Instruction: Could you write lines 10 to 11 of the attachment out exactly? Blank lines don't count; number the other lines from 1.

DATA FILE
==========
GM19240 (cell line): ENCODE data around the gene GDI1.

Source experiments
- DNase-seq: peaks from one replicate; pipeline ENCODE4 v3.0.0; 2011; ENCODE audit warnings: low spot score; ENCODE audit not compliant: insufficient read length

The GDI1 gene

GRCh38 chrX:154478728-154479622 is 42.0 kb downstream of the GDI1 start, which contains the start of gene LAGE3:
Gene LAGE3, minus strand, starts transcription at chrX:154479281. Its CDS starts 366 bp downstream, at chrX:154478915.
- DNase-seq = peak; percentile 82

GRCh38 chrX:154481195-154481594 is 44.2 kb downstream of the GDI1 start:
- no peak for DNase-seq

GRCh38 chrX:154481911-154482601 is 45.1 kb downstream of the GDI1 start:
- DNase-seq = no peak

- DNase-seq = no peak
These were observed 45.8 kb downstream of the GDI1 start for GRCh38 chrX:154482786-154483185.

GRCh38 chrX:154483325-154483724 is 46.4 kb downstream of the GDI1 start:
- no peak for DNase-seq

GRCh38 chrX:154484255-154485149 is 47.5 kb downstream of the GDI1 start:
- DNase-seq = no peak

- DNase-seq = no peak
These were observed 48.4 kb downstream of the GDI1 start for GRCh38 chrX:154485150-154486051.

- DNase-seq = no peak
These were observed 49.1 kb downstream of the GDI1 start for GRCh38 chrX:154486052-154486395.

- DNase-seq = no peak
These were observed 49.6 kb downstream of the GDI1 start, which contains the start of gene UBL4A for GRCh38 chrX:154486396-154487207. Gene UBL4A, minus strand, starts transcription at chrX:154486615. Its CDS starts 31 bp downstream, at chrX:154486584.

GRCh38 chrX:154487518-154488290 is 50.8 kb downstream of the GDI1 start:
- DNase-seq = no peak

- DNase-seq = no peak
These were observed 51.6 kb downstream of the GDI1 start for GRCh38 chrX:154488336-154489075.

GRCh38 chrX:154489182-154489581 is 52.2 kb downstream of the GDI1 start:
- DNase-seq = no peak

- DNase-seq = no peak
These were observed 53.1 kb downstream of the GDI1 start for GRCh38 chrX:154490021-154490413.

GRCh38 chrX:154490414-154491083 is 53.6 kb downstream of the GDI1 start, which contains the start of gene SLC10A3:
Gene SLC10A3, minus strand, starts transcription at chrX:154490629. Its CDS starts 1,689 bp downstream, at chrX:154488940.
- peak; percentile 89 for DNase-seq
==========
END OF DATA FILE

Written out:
GRCh38 chrX:154481911-154482601 is 45.1 kb downstream of the GDI1 start:
- DNase-seq = no peak